Deutsche Bank’s chief executive Christian Sewing is preparing a radical overhaul of the ailing corporate and investment bank, telling shareholders at its annual meeting in Frankfurt that the lender was prepared “to make tough cutbacks”.
Mr Sewing, in charge during a 13-month slide of 40 per cent in the share price of Germany’s largest lender, did not disclose his plans in detail.
He did not name operations that will be shrunk, or outline a timeframe. However, he implied that the lossmaking US equities business would be among the targets.
In the past, Deutsche insiders have suggested that cuts in investment banking needed to be implemented swiftly after any announcement, as revenues would otherwise collapse while costs remain high.
“We will accelerate transformation by rigorously focusing our bank on profitable and growing businesses which are particularly relevant for our clients,” said Mr Sewing, adding that “this is my pledge, and you can be sure of that”.
A person briefed on the plans told the Financial Times that “this will be the most radical reorganisation since Bankers Trust”, referring to the 1999 acquisition of the US investment bank that marked the start of Deutsche’s ambition to become a global investment banking rival to Goldman Sachs and JPMorgan.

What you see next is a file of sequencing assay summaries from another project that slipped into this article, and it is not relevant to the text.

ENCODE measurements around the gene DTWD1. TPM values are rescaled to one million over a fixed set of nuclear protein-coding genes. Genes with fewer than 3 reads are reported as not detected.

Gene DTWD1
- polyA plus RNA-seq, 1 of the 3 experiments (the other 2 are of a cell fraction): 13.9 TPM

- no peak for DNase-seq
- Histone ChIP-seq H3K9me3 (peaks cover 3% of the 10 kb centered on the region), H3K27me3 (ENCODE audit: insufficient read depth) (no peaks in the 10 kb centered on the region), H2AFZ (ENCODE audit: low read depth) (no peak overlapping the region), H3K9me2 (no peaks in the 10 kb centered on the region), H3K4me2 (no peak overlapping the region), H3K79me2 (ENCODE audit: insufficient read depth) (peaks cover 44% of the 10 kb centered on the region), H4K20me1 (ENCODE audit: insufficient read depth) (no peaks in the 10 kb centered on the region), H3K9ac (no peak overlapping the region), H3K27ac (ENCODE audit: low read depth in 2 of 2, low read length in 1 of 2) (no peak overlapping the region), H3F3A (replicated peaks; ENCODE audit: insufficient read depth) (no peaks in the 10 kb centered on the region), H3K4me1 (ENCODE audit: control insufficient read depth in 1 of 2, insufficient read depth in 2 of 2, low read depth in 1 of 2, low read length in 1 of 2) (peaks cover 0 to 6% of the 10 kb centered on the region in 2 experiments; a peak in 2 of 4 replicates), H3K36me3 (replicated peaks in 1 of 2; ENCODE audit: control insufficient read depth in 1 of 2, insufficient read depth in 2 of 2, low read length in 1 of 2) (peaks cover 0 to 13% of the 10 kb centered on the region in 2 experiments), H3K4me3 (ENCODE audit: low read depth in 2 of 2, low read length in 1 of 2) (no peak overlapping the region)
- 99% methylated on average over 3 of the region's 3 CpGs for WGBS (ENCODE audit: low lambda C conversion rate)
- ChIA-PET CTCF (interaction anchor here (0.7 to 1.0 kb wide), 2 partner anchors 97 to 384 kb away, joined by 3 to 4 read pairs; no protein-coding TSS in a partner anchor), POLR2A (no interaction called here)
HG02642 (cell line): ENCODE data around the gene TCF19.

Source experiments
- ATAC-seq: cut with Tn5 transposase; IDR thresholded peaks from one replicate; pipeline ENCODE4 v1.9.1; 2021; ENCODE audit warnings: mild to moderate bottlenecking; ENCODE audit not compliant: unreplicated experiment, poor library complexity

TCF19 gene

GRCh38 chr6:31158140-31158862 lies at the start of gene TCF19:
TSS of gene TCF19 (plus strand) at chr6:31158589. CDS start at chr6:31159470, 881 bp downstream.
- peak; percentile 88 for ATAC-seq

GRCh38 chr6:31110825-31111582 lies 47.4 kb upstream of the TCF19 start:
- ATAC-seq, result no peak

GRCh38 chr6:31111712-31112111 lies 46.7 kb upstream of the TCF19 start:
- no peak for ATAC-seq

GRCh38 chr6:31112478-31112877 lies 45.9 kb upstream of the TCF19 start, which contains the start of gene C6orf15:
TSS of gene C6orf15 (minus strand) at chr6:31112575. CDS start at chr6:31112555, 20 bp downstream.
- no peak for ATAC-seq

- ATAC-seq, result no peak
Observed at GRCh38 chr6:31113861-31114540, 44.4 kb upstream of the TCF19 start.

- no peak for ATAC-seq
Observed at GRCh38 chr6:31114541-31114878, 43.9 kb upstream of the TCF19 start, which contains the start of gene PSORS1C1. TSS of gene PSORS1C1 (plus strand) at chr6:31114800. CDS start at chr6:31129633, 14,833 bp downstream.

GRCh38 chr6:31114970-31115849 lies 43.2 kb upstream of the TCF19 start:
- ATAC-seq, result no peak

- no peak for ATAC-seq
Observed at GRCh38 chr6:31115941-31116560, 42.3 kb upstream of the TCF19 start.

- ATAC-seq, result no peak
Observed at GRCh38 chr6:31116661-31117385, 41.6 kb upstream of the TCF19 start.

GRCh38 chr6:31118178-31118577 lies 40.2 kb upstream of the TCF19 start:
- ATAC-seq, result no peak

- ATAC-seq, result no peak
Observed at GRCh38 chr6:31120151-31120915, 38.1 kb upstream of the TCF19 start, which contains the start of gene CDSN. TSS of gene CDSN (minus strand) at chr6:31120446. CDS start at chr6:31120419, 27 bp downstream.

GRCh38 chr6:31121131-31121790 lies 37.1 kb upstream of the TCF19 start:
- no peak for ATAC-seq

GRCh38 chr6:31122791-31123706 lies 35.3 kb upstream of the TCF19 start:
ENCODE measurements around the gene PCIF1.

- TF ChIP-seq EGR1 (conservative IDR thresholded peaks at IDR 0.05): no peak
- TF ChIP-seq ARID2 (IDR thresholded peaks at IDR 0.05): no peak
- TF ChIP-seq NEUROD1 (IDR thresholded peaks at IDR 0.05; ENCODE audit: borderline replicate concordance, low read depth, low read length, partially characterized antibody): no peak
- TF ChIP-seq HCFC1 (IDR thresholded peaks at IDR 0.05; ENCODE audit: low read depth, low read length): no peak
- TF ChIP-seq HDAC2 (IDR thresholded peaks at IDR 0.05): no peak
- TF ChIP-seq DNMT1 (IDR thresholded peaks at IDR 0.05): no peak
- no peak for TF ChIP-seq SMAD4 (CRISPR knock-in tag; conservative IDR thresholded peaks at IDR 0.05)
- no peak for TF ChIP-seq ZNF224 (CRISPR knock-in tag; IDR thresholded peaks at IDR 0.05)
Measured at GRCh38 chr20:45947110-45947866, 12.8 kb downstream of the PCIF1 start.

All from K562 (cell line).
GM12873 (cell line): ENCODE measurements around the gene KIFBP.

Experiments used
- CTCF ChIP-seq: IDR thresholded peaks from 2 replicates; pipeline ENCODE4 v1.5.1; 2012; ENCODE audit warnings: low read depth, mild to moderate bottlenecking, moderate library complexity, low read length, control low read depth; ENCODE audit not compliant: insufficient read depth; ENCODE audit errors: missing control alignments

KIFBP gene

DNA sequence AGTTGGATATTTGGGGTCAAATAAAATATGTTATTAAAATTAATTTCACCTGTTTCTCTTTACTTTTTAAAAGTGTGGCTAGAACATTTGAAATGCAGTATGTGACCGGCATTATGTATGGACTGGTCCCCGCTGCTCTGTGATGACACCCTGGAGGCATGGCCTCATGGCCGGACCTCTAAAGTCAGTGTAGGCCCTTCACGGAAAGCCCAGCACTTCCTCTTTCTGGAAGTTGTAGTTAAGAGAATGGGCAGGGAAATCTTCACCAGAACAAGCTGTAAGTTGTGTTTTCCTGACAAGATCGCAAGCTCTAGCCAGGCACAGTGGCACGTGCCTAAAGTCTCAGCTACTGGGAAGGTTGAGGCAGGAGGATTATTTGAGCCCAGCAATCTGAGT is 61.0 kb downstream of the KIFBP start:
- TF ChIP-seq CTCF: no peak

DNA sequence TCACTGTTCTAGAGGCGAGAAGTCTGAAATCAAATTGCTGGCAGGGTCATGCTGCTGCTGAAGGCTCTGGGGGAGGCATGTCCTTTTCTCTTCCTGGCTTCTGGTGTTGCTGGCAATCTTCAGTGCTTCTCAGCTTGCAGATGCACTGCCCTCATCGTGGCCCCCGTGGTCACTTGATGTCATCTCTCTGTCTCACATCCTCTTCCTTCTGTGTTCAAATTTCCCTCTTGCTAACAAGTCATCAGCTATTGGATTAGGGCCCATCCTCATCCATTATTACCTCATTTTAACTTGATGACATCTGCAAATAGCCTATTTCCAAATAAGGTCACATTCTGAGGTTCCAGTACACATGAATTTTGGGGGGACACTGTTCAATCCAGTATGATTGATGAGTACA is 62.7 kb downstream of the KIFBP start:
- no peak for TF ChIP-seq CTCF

Mr Sewing announced that the bank was going to merge “parts” of its compliance and anti-financial crime unit, led by Sylvie Matherat, with non-financial risk management, which is overseen by Stuart Lewis. While he did not say who would head the enlarged unit, insiders suggested it was unlikely that Ms Matherat would be in charge.
Deutsche is facing several money laundering probes and has paid hundreds of millions of dollars in fines for breaching money laundering and sanction rules. On Wednesday, it disclosed that a software glitch that was in screening software for almost 10 years may have prevented the flagging of some potentially suspicious transactions to authorities.